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Procurement Perspectives: The stress of leadership in construction

Stephen Bauld
Procurement Perspectives: The stress of leadership in construction

In physics, stress is the strain that a force exerts on a body so as to deform, stretch or distort that body.
The psychological meaning is essentially the same, except here the “body” is the human psyche.

Minor stress is a natural part of life and an inherent aspect of the growing process.

However, if stress increases beyond a certain level, individuals begin to buckle under the resulting pressure.

Leadership in the construction industry is generally perceived as stressful and thus the ability to handle stress is therefore relevant to both the selection of a leader and the decision by an individual as to whether to seek or accept a leadership role.

Unfortunately, the level of stress that people can handle varies significantly by individual and in consequence it is difficult to predict whether a stranger will be able to handle the stress associated with a given position.

Only a select few are able to soak up the anguish of the world like a sponge, with little effort on their visible appearance or personal well-being.

Thus, even for those leaders of construction companies during these difficult times, who are able to handle a good deal of stress, they must eventually master some method for releasing the pressure that it builds.

There is also little predictability in the stress associated with the jobs or social positions of a given sort. It cannot be assumed that there is more stress associated with the job of bank president than with the job of janitor in a mall.

In part, this is because there are subjective elements to stress. It is as much the product of one’s mind as it is the product of what one is doing or the circumstances in which those things are done.

Leaders are most required in critical situations, which means demands for leadership are likely to coincide with times of greatest stress.

Stress affects not only the leader, but the organization and its individual members as well. Leaders must remain focused on the goals that have been set.

They must continue to behave rationally when all around them have given up hope. A person who is unable to handle stress is unsuited to leadership, no matter what other positive qualities that person may possess.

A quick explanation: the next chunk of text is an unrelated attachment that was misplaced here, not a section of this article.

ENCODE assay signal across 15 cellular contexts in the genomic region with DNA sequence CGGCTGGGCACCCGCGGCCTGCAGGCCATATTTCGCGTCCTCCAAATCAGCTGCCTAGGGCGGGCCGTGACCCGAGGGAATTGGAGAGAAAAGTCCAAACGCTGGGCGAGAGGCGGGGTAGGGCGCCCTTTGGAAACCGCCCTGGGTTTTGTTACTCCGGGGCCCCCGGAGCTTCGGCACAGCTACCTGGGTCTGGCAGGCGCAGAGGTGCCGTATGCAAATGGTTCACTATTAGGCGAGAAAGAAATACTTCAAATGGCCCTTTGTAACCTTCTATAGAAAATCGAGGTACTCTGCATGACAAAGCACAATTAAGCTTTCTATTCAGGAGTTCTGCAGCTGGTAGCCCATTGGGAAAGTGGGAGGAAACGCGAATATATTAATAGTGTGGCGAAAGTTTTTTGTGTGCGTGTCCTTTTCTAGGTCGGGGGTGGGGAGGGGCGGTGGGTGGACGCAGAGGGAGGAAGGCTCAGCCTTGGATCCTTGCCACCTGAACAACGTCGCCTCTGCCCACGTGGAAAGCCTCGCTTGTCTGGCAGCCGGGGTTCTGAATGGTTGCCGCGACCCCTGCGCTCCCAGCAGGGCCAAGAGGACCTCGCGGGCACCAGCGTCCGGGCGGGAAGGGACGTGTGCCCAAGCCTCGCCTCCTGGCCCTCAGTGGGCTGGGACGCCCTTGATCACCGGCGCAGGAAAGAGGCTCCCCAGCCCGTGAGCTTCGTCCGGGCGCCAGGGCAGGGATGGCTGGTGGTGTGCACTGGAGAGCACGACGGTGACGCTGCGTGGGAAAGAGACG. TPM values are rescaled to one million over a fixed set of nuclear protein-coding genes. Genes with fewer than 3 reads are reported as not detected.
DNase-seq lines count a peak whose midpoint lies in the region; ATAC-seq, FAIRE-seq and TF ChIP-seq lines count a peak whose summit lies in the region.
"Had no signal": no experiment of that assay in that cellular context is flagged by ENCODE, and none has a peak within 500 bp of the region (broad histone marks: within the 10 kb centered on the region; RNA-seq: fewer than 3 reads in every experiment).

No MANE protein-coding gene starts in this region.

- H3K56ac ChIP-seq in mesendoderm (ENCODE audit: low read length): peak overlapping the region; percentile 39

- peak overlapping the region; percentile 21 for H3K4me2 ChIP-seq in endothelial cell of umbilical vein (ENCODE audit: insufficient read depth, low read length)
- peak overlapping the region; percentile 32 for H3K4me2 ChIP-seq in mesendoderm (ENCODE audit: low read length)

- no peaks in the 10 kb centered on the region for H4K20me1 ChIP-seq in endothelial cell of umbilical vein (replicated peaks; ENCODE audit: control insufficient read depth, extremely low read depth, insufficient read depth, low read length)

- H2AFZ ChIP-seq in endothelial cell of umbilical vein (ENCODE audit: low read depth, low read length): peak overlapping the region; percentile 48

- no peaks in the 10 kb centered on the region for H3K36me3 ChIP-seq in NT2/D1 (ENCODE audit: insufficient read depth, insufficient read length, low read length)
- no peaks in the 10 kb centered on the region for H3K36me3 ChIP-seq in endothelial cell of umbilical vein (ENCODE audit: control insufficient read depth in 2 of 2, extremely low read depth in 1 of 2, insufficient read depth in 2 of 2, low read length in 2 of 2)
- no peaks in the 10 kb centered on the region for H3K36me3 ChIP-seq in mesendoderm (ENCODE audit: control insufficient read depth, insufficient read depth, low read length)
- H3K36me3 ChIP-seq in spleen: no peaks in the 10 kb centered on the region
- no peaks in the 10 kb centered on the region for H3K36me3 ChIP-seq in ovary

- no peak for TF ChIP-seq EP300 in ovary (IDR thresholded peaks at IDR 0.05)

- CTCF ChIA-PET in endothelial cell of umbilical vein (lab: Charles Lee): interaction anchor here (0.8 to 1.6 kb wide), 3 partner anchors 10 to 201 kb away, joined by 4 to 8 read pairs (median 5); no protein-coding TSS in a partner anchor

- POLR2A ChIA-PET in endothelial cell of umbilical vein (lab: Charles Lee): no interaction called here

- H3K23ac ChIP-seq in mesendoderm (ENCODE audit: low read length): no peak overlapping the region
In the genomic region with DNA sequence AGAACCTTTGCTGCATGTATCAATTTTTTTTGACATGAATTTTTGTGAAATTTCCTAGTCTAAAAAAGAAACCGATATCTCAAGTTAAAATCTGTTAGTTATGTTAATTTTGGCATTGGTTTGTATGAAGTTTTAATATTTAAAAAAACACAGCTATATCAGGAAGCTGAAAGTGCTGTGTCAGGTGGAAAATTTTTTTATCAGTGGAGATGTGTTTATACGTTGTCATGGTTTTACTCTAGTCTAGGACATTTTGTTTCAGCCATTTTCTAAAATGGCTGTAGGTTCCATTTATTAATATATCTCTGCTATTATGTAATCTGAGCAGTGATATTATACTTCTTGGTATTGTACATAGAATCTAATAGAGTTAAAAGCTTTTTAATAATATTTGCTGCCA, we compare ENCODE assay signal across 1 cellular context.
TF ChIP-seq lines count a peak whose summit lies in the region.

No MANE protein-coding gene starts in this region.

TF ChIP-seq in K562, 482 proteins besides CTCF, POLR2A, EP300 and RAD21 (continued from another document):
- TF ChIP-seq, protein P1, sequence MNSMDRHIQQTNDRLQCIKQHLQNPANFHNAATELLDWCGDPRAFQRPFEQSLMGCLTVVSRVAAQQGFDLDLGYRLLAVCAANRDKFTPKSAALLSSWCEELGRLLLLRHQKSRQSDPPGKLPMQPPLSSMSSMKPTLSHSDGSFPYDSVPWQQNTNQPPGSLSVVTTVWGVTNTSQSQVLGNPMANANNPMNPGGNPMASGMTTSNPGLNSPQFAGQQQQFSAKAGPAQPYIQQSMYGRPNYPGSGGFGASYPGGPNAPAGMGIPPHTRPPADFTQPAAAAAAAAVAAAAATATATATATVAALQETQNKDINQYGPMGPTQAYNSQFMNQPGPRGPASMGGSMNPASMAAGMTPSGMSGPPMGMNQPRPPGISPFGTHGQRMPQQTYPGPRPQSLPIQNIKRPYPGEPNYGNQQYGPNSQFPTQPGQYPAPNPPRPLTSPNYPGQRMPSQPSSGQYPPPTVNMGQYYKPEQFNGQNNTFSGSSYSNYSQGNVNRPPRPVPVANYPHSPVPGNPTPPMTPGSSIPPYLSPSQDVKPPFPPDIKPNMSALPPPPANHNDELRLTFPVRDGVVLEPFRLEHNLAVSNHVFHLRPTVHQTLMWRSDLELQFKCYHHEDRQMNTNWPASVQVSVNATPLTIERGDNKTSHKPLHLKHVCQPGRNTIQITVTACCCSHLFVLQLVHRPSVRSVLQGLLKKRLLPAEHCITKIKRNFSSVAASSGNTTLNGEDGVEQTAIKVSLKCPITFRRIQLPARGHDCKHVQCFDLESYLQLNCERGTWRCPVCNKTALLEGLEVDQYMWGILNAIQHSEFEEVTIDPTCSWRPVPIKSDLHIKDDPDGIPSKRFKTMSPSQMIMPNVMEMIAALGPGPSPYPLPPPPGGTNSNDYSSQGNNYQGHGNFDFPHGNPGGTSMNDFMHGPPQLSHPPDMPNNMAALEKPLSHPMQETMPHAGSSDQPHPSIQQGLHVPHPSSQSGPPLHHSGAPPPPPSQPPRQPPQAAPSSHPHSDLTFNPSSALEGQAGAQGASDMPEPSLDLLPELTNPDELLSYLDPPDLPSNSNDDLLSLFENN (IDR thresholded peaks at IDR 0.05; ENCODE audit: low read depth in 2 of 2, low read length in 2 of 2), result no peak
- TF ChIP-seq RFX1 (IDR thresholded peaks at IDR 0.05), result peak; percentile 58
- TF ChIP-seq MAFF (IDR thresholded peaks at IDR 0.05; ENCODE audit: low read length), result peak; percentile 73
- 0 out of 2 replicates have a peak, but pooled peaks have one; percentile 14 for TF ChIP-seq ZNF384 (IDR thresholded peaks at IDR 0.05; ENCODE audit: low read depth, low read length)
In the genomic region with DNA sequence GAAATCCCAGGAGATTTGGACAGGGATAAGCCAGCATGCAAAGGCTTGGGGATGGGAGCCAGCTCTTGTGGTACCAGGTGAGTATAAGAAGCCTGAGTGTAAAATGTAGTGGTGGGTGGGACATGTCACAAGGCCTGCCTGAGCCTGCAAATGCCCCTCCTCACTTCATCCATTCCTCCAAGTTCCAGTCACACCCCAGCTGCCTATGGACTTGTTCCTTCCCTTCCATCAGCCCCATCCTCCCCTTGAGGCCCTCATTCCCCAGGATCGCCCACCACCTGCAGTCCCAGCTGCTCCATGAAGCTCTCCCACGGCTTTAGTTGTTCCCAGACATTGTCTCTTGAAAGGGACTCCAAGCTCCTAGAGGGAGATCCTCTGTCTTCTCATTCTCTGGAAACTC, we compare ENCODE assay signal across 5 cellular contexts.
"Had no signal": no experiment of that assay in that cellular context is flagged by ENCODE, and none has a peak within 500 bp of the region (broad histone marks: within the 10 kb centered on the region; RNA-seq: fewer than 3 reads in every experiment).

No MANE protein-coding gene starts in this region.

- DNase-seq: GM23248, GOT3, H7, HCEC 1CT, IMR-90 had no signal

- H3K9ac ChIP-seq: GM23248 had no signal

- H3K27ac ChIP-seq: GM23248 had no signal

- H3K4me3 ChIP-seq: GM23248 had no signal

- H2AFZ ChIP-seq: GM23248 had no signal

There is no benefit in appointing a person to a leadership position if that person will buckle under the first strains that arise on encountering a problem.

It follows that the ability to handle stress must be evidenced in all individuals who are considered for a leadership role and no person should seek out such a position without first learning how to deal with stress.

Leaders must remain cool under pressure. They must not appear to be shaken by every little upset that comes along. The leadership of an organization should remain focused on the strategic goals that have been set and on implementing the game plan, despite the periodic setbacks that occur.

Above all, they must continue to behave, and to appear to behave, in a rational manner.

Beyond dealing with their own stress, leaders must be capable of dealing effectively with the stress of those who are under their command.

Perhaps in no other setting is this need so clearly brought home as with respect to military leaders.

As the US Army Field Manual observes, in a war key objectives of each side is to increase the stress to which the other is subjected. The ability to control combat stress can be the deciding factor between victory and defeat.

Training soldiers to withstand the various factors of battle that contribute to stress is therefore of critical importance.

Controlled combat stress (when properly focused by training, unit cohesion and leadership) gives soldiers the necessary alertness, strength and endurance to accomplish their mission.

Stephen Bauld is a government procurement expert and can be reached at Some of his columns may contain excerpts from The Municipal Procurement Handbook published by Butterworths.

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